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August 18 2022 1:32 AM ˚
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Committee to Modernize Public Sector proposals are met with mixed reactions

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(Photo: Ammon News)
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AMMAN — A member of the Committee to Modernize the Public Sector, speaking anonymously to Al-Rai newspaper, made known some of the committee’s proposals for dealing with the public sector administrative flaws in order to fulfill the Royal vision for the country. اضافة اعلان

The proposals, as published by the newspaper, were received with mixed reactions by officials who either found them useful or dismissed them as unfounded.

Former minister of public sector development Maher Madadha told Jordan News that the committee is not dealing with the issues holistically, wondering how the committee could depend on the Civil Service Bureau system “when it is defective”.

The committee, Madadha said, relies on the Civil Service Bureau to nominate individuals for early retirement even though this is the prerogative of the Social Security Corporation.

According to Al-Rai’s article, the committee proposals included restructuring the public sector, by relying on performance and efficiency indicators, and setting standards of good governance when appointing leadership positions, based on transparency, accountability, and monitoring performance to reduce nepotism, favoritism, and corruption; offering options for early retirement; and setting up a mechanism to merge ministries, which would lead to a new managerial system and public institutions work procedures.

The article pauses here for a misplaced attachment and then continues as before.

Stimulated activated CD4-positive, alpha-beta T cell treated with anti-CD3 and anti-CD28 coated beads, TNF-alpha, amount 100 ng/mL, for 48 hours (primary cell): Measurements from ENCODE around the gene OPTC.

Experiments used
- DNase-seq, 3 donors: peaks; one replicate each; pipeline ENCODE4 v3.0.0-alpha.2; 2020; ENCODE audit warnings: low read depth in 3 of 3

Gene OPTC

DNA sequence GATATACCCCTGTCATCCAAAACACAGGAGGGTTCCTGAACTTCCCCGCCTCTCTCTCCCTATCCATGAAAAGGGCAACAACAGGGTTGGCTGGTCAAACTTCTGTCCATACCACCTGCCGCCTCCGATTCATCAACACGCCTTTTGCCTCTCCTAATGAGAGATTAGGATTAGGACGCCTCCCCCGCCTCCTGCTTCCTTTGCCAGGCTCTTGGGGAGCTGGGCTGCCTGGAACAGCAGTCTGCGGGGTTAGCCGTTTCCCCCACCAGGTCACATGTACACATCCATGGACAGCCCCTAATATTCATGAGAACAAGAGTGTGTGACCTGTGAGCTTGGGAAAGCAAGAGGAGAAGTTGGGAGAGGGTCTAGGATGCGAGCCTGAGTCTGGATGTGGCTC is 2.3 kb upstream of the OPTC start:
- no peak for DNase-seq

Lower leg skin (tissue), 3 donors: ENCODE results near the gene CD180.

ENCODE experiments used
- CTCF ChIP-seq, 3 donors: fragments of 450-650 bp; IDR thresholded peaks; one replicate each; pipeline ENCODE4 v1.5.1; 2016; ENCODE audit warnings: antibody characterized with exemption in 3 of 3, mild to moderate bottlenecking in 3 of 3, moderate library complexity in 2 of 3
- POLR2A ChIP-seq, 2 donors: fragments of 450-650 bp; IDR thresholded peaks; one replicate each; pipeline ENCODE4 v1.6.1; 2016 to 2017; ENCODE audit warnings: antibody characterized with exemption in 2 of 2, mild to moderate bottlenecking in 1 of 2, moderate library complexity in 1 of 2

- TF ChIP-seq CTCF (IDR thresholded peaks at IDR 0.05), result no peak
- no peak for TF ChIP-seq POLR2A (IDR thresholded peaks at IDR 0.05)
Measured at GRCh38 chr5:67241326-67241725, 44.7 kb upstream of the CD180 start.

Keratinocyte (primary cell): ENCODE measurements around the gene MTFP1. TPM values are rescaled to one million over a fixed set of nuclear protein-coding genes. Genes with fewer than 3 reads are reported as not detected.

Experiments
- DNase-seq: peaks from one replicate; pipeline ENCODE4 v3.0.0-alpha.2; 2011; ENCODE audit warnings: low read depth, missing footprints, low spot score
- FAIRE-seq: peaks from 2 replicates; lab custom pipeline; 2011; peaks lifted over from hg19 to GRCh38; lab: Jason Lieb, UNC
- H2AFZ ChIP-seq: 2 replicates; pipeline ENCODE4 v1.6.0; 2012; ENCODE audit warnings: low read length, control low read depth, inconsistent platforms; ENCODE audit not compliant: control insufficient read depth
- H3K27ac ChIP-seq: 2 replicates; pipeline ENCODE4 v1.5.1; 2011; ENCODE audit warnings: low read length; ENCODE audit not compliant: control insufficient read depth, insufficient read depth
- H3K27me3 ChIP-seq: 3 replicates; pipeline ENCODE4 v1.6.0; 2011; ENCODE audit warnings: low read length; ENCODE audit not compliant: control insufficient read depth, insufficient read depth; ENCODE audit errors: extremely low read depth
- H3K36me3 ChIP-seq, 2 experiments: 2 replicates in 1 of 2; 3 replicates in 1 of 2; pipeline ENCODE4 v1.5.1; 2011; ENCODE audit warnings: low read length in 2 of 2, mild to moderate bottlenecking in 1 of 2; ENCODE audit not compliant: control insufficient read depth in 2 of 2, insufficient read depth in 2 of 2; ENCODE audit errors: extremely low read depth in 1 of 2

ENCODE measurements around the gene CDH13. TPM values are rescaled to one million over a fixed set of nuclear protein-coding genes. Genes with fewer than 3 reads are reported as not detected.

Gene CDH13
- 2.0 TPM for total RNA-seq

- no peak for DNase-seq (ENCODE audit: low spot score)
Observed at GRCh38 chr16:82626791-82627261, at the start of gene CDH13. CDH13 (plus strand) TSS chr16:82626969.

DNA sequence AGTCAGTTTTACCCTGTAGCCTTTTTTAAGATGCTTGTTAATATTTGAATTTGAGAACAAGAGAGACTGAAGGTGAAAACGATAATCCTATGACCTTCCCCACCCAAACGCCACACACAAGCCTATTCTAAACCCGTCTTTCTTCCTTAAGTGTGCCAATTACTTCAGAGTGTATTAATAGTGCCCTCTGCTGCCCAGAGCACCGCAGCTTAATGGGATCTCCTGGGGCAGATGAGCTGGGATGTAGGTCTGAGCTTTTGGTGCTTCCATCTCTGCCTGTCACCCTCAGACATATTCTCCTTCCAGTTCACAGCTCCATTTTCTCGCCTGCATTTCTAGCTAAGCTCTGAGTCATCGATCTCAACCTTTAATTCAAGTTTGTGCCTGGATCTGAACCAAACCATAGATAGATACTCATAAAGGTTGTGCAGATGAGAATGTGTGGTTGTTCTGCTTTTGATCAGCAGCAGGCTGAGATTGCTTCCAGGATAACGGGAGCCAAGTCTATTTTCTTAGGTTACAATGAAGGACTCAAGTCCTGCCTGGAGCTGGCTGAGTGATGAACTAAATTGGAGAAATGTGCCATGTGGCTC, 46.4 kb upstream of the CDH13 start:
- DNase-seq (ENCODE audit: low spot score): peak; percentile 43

According to Madadha, the committee’s vision is “foggy”.

“Is it targeted at public resources or human resources? Reform should be holistic, not partial,” he said, wondering how early retirement could benefit human resources in the public sector.

Madadha suggested that the committee should handle the public sector reform with the economy in mind.

“They should decide if the public sector’s aim is to provide services and oversee them or only to organize the private sector through new legislation.”

“If the government were to shrink, it would be easier to deal with the human resources,” he added.

Radi Al-Atoum, former director-general of the Institute of Public Administration, on the other hand, believes that said proposals are the answer to issues faced over the years, particularly concerning the performance and efficiency indicators of those in leading positions, “a critical issue because many people get hired without knowing why they were hired or what the goals they have to achieve during their time in public service are”. 

Atoum said that the performance and efficiency indicators should be mentioned in officials’ job descriptions, adding that “there should be follow up every three months, and if by the end of the year the officials did not achieve the goals, they should be dismissed”.

Atoum also believes that it makes sense to merge some ministries because many institutions have relatively similar goals or services, “so instead of having many separate departments, merge them into one department that should be managed by a board of directors and a minister”.

“I encourage these proposals; it is imperative to restructure institutions,” he said.

At the same time, Atoum said that giving less than six months to restructure the public sector in unrealistic, because it is a big task.


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